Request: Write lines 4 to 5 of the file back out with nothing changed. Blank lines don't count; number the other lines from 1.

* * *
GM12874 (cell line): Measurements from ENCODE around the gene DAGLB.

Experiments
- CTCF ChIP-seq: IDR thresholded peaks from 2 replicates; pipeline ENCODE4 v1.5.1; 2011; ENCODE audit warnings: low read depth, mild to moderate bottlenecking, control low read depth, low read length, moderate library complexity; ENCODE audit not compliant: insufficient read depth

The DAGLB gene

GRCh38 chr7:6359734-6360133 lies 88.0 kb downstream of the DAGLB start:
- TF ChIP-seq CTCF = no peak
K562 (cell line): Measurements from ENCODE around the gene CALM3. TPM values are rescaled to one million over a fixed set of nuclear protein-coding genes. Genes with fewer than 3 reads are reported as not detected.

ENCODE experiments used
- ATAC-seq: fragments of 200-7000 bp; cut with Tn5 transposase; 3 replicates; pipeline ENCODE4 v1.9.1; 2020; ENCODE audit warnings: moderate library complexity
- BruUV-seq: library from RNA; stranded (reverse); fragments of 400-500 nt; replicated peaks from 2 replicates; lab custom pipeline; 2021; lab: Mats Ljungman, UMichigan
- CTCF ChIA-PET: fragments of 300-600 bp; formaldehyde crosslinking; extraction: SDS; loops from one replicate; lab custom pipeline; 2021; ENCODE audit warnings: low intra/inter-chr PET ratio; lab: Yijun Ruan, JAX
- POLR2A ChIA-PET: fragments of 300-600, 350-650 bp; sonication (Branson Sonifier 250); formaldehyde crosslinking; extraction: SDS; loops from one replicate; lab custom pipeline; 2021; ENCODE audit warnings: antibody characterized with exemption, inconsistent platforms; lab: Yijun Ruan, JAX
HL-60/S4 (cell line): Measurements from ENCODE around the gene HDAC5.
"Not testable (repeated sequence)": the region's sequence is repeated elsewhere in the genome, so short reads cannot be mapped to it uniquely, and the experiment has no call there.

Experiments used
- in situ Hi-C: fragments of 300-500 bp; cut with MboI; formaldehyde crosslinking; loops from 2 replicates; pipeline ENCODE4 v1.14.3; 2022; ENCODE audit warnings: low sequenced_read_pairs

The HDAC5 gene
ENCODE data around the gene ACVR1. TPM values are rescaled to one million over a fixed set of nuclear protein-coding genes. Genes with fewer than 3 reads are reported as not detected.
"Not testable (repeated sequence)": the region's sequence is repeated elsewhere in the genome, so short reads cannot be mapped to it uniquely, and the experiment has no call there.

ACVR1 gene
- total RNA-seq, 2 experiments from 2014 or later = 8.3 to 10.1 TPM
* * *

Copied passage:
The DAGLB gene

GRCh38 chr7:6359734-6360133 lies 88.0 kb downstream of the DAGLB start: